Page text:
What It’s Like To Run A North Korea News Website

These bizarre messages we keep receiving should give you some idea:
March 21st, 2013

Illustration by NK NEWS illustrator Cammy Smithwick

Despite being staffed by writers mainly from Europe and North America, at NK NEWS we have been increasingly receiving correspondence from readers who believe the site is an official arm of the North Korean government, run from Pyongyang.

Recent months have been particularly colorful. The more North Korea issues threats, tests nuclear devices or launches rockets, the more we receive ridiculous messages from ridiculous people. Ranging from death threats aimed at our staff, to gift suggestion requests for the DPRK leadership, these messages provide a unique insight into the daily life of running a North Korea news website.

Two years ago we published an almost absurd exchange with an Israeli company looking to buy North Korean weapons via NK NEWS, but given the latest surge in wacky correspondence, we thought it was time to share more of it with you:


The Top Five Emails

1. Jonatha John <yonni***[email protected]> Mar 19

Hello, thanks for the news about the baby girl born to Kim Jong Un and his wife. I would like to send them a small gift for a baby girl. Can you give me the information needed to send such a gift? Thank you very much. I believe in your work of providing information about North Korea and South Korea, but sometimes your writers are too sarcastic. Increasing suspicion is not helpful, I feel. But I would like to send a goodwill gift for the baby. Sincerely, Jonatha Ann Johnson, in Vicksburg, Michigan.

2. MOULAY ACHRAF NYAB <moulay.ach**@morocco.ma> Feb 18


3. Jon Novachich <novachi*****@crawler.com> Mar 7

please forward to new young. the usa is trying to steal my concept for a nuclear suit case bomb so i want to share it with new young. for the 16,000 degree triger i am using a cyntrifical jet fueled blow tourch and for the speed i am having two high power rifle cartridges that can shoot 4,000 yards per second. if you do the math each cartiridge is traveling at a speed of 8,200mph so an impact would be 16,400mph whitch meets the 13,000mph needed for a nuclear explosion. think of it as two gun barrles facing each other into the cyntrifical jet fueled blow tourch. also they are trying to steal my idea for a forced agirithium that could match any computers agirithuim. the usa has put a satellite into the sky that can read minds along with vision.president obama,cia dirwell,cia gross admiral jeremy boorda, homeland secuirity chris hardin along with colorado springs airforce and buckley airforce base and aerospace data facity will be using this technology since i sent this message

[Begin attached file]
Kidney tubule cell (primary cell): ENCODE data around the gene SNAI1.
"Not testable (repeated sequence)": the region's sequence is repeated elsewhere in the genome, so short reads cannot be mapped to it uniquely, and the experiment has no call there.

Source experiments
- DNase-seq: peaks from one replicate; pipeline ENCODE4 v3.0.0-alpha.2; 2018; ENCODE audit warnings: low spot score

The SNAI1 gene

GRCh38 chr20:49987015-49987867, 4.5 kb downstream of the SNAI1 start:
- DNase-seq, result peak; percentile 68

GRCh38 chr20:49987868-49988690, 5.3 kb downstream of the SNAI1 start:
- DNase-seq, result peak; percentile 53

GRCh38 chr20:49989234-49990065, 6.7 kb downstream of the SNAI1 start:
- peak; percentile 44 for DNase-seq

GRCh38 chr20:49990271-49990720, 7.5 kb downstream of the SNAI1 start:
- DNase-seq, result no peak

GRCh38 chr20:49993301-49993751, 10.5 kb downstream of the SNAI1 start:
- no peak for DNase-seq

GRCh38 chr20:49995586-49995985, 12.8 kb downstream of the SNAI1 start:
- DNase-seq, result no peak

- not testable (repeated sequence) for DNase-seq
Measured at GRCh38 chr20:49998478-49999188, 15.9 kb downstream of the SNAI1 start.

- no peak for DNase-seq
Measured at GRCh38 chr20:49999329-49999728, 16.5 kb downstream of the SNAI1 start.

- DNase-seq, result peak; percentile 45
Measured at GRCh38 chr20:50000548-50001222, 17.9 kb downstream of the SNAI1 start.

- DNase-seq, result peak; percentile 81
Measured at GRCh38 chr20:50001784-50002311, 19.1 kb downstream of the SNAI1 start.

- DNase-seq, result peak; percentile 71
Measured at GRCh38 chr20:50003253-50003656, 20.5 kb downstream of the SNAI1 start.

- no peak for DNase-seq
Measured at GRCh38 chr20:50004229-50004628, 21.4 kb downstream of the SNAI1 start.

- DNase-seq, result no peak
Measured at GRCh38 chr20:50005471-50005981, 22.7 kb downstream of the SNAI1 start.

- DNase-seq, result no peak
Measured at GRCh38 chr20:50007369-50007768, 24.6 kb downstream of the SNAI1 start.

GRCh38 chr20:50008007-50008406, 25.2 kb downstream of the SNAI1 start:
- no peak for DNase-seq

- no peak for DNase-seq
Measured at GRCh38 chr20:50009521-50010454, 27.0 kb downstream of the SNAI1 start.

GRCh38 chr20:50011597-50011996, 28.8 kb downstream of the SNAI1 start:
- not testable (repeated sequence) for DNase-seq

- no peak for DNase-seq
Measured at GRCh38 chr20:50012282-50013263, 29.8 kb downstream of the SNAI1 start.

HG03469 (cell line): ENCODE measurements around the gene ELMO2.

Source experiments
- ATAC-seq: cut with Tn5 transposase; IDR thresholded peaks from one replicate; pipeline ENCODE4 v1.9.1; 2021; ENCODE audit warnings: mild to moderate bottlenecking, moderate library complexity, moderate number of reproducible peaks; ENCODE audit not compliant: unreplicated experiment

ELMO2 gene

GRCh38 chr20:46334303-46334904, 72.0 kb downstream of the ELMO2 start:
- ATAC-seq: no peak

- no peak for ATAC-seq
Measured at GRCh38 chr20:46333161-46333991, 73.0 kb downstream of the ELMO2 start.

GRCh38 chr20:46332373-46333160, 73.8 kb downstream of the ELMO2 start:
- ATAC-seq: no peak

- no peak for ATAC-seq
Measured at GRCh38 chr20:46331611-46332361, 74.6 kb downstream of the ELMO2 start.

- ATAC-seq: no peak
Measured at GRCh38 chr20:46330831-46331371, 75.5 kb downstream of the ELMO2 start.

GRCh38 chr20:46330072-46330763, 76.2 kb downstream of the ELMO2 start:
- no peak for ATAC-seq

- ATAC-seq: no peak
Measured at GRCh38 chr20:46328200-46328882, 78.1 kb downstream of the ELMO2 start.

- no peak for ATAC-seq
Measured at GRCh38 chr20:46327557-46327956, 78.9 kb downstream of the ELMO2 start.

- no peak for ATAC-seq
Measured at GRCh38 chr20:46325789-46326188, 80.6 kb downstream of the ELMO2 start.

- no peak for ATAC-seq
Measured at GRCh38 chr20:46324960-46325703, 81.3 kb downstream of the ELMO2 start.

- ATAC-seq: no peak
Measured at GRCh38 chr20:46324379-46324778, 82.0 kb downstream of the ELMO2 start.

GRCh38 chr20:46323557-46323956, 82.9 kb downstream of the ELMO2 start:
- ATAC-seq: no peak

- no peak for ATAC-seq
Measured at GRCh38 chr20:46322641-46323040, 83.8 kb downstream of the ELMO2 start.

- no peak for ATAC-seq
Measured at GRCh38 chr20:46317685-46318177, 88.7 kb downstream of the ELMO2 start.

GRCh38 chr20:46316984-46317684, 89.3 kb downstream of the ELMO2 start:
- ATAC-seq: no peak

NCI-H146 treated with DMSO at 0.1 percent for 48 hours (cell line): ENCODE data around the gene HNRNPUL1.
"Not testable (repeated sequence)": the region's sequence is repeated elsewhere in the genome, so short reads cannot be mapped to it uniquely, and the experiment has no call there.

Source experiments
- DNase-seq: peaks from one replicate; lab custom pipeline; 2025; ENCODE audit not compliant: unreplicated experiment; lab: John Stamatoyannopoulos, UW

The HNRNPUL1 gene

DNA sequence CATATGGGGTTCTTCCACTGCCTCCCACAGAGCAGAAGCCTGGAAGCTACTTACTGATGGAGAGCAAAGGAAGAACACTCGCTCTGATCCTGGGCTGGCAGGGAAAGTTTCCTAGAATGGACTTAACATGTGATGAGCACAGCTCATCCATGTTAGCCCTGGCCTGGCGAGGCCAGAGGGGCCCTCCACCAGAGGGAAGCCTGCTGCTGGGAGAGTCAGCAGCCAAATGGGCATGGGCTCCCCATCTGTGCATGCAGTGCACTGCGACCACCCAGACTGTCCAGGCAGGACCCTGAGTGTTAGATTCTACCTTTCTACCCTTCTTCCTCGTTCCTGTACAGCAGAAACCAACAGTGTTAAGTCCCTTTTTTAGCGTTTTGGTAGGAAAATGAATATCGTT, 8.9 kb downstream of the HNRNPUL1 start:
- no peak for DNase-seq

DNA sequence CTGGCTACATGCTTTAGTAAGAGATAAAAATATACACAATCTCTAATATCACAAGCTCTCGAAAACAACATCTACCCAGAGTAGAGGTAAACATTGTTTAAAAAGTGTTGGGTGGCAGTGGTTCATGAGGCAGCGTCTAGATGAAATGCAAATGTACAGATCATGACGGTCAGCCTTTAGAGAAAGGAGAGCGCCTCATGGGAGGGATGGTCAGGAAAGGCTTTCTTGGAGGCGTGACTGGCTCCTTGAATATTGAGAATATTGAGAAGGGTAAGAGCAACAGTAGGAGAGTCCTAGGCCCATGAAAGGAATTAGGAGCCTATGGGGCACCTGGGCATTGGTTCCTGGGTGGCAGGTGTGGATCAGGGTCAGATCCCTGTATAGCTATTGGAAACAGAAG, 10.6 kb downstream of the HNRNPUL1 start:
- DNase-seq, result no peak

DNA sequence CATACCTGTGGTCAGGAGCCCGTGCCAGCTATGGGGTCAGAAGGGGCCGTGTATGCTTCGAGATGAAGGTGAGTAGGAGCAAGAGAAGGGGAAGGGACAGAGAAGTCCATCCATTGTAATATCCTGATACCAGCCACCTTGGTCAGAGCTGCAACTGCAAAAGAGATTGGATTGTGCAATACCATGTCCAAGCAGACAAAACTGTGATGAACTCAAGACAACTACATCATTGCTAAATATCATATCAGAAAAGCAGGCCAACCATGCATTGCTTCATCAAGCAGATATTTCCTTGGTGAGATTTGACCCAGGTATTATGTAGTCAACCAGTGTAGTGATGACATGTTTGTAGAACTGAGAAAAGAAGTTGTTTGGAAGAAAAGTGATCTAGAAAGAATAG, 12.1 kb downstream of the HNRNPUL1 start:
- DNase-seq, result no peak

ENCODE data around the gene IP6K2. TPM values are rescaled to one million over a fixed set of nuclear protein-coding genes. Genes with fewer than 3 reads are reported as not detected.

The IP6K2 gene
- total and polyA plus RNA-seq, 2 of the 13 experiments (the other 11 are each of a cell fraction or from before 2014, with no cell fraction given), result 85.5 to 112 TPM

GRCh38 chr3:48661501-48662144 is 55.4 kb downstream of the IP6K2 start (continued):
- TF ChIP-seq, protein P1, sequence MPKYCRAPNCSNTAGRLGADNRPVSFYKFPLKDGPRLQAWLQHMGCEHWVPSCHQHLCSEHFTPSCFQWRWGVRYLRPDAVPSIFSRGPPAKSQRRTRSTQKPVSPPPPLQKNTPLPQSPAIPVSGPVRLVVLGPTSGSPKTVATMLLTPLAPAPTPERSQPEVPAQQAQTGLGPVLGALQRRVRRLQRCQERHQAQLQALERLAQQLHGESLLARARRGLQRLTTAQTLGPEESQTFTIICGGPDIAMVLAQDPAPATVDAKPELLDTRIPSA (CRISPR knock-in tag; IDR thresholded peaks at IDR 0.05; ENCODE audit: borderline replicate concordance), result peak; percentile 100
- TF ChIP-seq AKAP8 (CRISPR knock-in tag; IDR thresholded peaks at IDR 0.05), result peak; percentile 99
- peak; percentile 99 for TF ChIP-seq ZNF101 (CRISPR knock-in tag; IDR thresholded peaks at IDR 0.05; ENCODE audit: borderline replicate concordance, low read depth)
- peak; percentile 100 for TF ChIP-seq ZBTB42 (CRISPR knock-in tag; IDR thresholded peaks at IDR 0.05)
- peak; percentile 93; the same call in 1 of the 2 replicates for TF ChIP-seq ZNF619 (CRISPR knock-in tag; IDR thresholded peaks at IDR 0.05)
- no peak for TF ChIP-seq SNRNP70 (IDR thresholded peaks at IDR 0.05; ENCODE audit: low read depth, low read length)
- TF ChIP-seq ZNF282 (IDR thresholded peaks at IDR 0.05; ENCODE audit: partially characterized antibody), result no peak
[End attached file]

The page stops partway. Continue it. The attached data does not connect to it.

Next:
4. Bobby <bobby.panther.jone**@gmail.com> Mar 12

North Korea will meet certain doom and total anihalation if it takes any action against US and South Korea for the upcoming drills that have been conducted since the end of the war and they know it. We might have a weak President but our military is far superior to the want to be North Korean military, It is to bad that we can’t get all the brainwashed citizens out before destroying once and for all the pathetic government and military of North Korea, stop your saber rattling , it’s getting a littlle old and tired, but shows the tail between your legs!!!